After months of plotting in secret, Elliott Management has finally made its intentions around GlaxoSmithKline known. The activist investment group is calling for drastic changes at the drugmaker to salvage GSK from what it called “years of under-management.”
In an open letter (PDF) to GSK Chairman Jonathan Symonds, Elliott called for an overhaul of the GSK board to include directors with biopharma and consumer health experience. Having new board members is just a means to an end, though. What the investment firm really wants is for a “fit-for-purpose” board to choose “the best possible leadership” for GSK and its forthcoming consumer health spinoff.
The demand marks a de facto challenge to the current leadership of GSK CEO Emma Walmsley. Since reports emerged in April that Elliott had taken a major stake in GSK, the firm has reportedly been rallying investor support to remove Walmsley after the separation. Elliott has reportedly said she should head the outgoing consumer health business rather than the remaining GSK that's focused on drugs and vaccines.
For her part, Walmsley has said she intends to continue leading GSK. During a press briefing ahead of last week’s investor day, she called herself a “change agent” and a “business leader.”
“My focus is resolutely on leading us through this transformation, through a successful separation and with momentum beyond that,” Walmsley told reporters.
At the investor event, Walmsley outlined GSK’s goal of delivering annual sales growth of 5% in the next five years and reaching £33 billion ($46 billion) in revenues by 2031. That’s not counting the effect from any potential business development.
While the investor update was “an important step in the right direction,” it “was not sufficient to resolve GSK’s credibility challenges,” Elliott said in its letter.
Also at the investor day, Walmsley detailed GSK’s plan to de-merge the consumer health franchise into a standalone firm listed on the London Stock Exchange next year.
Instead of that plan, Elliott suggested GSK consider a sale of the business and use proceeds to fund R&D, pay down debt and buy back shares. Elliott also implied that it may have already lined up potential buyers.
“If such opportunities arise in the next few months, we urge the board to evaluate them impartially against the default spin and sell-down plan announced in the investor update,” Elliott wrote.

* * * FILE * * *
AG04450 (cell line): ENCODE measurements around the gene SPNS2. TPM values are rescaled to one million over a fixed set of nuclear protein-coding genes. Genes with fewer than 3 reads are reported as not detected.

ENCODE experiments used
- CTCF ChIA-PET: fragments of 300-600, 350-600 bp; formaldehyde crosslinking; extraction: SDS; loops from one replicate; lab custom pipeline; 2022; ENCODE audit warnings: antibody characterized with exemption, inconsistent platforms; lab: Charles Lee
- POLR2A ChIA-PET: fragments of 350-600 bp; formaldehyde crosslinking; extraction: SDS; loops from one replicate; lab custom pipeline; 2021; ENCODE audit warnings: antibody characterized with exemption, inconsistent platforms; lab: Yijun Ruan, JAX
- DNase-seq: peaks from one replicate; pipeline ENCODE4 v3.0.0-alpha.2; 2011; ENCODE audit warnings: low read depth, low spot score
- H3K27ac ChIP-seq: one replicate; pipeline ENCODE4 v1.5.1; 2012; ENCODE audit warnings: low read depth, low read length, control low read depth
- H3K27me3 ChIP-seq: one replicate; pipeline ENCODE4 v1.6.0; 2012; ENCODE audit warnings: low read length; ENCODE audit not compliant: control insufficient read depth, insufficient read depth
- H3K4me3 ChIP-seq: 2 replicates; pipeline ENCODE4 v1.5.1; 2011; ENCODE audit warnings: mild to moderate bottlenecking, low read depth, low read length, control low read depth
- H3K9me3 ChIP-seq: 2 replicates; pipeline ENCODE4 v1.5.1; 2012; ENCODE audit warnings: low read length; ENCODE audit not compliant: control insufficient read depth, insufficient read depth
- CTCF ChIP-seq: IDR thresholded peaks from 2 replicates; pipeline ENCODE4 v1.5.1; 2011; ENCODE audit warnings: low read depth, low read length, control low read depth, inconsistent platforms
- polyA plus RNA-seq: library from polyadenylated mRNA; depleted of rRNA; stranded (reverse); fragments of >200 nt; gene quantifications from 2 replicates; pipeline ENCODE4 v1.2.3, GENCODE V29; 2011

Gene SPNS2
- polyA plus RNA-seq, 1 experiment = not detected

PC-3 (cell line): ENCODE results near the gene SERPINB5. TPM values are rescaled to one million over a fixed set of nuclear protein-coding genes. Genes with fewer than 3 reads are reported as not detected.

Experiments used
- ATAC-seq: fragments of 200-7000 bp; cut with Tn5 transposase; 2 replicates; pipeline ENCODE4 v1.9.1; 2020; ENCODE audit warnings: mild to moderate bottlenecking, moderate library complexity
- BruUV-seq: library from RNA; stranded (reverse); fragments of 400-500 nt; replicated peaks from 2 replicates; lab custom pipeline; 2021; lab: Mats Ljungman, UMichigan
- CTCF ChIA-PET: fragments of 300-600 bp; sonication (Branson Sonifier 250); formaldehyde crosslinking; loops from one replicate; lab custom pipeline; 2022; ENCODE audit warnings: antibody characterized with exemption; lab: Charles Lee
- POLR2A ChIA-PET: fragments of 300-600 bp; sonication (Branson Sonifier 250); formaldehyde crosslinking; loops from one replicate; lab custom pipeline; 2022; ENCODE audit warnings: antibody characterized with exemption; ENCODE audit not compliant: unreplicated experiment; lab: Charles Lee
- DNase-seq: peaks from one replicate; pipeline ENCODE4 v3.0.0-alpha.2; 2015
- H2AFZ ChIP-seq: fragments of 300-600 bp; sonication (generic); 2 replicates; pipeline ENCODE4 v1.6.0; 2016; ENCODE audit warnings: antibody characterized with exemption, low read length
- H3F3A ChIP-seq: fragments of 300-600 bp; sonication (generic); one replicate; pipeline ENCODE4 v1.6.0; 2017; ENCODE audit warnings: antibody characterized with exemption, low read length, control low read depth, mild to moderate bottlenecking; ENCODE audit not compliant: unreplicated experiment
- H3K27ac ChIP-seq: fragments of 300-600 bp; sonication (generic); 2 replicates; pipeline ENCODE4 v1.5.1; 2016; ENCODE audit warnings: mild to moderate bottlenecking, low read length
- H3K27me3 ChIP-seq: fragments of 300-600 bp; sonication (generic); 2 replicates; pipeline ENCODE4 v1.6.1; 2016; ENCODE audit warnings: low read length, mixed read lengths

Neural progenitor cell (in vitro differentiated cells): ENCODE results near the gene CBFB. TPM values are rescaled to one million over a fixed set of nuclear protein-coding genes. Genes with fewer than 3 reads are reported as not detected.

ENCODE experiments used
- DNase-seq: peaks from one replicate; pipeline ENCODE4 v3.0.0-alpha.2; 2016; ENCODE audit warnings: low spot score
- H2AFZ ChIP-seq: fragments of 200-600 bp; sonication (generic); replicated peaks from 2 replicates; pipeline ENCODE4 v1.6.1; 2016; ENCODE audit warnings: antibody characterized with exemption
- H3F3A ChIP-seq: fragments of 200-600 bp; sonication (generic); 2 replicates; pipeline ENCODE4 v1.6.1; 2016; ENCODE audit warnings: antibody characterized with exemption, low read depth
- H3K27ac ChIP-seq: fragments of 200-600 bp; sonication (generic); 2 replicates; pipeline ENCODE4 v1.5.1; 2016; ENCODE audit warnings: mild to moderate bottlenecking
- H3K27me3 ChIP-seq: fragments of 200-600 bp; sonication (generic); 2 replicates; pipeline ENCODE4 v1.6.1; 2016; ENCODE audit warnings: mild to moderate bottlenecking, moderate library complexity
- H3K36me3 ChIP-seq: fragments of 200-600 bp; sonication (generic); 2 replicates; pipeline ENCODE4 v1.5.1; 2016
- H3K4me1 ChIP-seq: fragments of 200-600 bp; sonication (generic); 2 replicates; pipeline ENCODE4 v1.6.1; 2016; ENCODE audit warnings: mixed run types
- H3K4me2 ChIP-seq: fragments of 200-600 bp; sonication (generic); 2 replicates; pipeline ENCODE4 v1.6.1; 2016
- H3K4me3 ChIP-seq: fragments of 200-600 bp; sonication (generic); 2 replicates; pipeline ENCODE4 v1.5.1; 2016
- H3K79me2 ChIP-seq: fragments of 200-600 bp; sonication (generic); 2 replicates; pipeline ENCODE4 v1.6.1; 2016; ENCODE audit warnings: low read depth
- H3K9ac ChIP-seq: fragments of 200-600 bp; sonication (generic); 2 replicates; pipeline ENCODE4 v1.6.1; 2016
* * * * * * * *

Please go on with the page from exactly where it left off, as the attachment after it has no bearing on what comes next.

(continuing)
Further, Elliott also said it was against GSK’s idea to fully integrate the vaccine and pharma departments after the consumer health split. The “crown jewel” vaccine business should instead be autonomous, the firm wrote.
With full independence, the vaccine group could “increase its talent retention and nimbleness, so that it can better capture opportunities such as Shingrix/RSV” and be better prepared for future pandemics, Elliott said. The firm said it’s not convinced about the “clear synergies” between the companies that GSK’s leadership has depicted.
Autonomy often implies a business separation down the road. But the activist investor said it’s not recommending a sale of the vaccines unit or shifting its ownership to a non-U.K. entity. The U.K. government has reportedly raised concerns that Elliott would move to have GSK subsumed by a U.S. rival.
Elliott based its recommendations on what it called “severe underperformance” at GSK because of “years of under-management.” By Elliott’s calculation, the new GSK and consumer health unit warrant a combined valuation that’s more than 45% higher than GSK’s valuation today.
A GSK spokesperson noted that the drugmaker has identified all of the same issues Elliott highlighted in its letter under Walmsley's leadership. The CEO and her team designed the transformation to address them, the spokesperson said.
“We believe our shareholders are supportive of this strategy, and that they are focused on GSK executing on it without distraction or delay. This is our clear priority,” the spokesperson said.
A notorious activist investor, Elliott has in the past pushed for major shake-ups at other biopharma companies. In 2018, Elliott successfully got Alexion Pharmaceuticals to add biotech expertise to its board. Then last year, Elliott blasted Alexion for its $1.4 billion acquisition of Portola in an open letter and called on the company to sell itself, which Alexion eventually did in an ongoing deal with AstraZeneca.